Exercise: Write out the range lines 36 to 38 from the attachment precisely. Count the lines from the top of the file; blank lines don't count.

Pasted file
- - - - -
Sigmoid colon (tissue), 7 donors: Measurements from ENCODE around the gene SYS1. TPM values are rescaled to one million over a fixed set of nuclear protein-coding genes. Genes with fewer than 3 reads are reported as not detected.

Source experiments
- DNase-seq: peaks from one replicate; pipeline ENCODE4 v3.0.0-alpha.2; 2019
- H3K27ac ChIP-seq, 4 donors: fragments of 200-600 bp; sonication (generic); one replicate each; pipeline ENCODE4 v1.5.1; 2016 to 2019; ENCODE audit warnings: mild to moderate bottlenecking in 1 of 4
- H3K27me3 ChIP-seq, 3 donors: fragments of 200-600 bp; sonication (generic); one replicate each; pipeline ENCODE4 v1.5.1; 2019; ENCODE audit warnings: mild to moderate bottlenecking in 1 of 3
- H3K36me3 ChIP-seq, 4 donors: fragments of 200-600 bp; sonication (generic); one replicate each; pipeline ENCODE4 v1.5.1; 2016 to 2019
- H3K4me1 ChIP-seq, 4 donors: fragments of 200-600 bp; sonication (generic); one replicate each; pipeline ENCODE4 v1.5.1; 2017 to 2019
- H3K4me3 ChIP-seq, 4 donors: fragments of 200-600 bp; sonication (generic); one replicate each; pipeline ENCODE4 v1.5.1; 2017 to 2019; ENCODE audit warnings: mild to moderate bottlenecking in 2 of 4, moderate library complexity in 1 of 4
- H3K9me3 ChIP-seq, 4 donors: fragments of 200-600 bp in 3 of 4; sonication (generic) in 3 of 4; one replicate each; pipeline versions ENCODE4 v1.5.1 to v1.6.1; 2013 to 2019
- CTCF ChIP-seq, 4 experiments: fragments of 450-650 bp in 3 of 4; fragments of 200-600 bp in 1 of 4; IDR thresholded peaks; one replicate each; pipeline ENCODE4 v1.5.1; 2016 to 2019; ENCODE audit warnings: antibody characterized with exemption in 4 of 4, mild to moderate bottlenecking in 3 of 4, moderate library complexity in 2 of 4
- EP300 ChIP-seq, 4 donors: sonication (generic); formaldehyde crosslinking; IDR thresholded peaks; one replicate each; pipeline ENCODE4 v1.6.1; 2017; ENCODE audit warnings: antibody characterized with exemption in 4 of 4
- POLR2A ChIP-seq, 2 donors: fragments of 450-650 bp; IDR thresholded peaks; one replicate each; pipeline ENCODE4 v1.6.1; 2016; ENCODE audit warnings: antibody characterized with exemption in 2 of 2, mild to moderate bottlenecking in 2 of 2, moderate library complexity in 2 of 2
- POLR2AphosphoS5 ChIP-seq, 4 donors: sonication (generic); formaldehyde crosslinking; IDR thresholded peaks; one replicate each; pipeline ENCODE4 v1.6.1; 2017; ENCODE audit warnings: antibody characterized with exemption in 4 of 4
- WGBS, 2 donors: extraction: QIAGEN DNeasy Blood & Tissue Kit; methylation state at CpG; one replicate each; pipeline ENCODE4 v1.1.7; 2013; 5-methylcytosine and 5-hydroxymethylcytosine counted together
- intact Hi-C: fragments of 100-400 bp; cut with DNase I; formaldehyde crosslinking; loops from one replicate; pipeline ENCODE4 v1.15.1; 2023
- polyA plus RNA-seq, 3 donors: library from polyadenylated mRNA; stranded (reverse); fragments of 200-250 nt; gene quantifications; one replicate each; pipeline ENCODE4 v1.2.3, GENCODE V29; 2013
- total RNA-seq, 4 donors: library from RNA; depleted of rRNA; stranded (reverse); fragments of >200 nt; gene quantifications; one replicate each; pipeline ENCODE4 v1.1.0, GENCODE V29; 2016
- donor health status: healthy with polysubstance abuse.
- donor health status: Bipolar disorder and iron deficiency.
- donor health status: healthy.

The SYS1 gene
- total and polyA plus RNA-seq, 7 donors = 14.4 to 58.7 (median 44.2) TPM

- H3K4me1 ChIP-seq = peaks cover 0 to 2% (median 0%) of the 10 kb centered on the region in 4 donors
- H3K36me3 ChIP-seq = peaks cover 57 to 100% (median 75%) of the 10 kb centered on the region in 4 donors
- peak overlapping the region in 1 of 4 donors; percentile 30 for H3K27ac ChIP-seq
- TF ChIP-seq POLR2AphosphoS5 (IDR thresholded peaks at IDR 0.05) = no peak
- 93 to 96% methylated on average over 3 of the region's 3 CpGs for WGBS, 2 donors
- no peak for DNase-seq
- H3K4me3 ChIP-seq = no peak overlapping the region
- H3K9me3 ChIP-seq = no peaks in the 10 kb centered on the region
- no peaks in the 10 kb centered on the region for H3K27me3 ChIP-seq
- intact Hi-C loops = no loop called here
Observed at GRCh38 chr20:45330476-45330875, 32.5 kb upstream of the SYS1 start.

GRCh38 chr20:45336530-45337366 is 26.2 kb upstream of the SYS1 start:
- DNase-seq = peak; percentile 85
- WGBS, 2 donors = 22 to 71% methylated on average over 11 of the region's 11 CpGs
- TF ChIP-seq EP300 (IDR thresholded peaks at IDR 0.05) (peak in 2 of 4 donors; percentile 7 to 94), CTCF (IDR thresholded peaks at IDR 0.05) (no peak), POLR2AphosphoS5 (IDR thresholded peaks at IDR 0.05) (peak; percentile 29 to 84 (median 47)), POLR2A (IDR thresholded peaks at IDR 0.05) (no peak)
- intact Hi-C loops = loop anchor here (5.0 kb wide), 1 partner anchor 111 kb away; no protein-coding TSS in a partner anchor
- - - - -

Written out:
- WGBS, 2 donors = 22 to 71% methylated on average over 11 of the region's 11 CpGs
- TF ChIP-seq EP300 (IDR thresholded peaks at IDR 0.05) (peak in 2 of 4 donors; percentile 7 to 94), CTCF (IDR thresholded peaks at IDR 0.05) (no peak), POLR2AphosphoS5 (IDR thresholded peaks at IDR 0.05) (peak; percentile 29 to 84 (median 47)), POLR2A (IDR thresholded peaks at IDR 0.05) (no peak)
- intact Hi-C loops = loop anchor here (5.0 kb wide), 1 partner anchor 111 kb away; no protein-coding TSS in a partner anchor